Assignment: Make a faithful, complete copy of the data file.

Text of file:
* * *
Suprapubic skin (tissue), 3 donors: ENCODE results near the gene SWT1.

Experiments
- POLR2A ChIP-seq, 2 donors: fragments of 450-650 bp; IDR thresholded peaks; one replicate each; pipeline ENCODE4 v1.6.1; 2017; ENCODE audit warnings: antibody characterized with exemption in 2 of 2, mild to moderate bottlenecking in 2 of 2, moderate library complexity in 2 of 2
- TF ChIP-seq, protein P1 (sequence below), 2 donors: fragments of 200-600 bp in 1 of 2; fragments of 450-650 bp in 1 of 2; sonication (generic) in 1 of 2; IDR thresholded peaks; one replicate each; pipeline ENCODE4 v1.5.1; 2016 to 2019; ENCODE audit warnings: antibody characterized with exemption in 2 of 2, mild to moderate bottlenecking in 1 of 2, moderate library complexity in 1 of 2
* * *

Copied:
Suprapubic skin (tissue), 3 donors: ENCODE results near the gene SWT1.

Experiments
- POLR2A ChIP-seq, 2 donors: fragments of 450-650 bp; IDR thresholded peaks; one replicate each; pipeline ENCODE4 v1.6.1; 2017; ENCODE audit warnings: antibody characterized with exemption in 2 of 2, mild to moderate bottlenecking in 2 of 2, moderate library complexity in 2 of 2
- TF ChIP-seq, protein P1 (sequence below), 2 donors: fragments of 200-600 bp in 1 of 2; fragments of 450-650 bp in 1 of 2; sonication (generic) in 1 of 2; IDR thresholded peaks; one replicate each; pipeline ENCODE4 v1.5.1; 2016 to 2019; ENCODE audit warnings: antibody characterized with exemption in 2 of 2, mild to moderate bottlenecking in 1 of 2, moderate library complexity in 1 of 2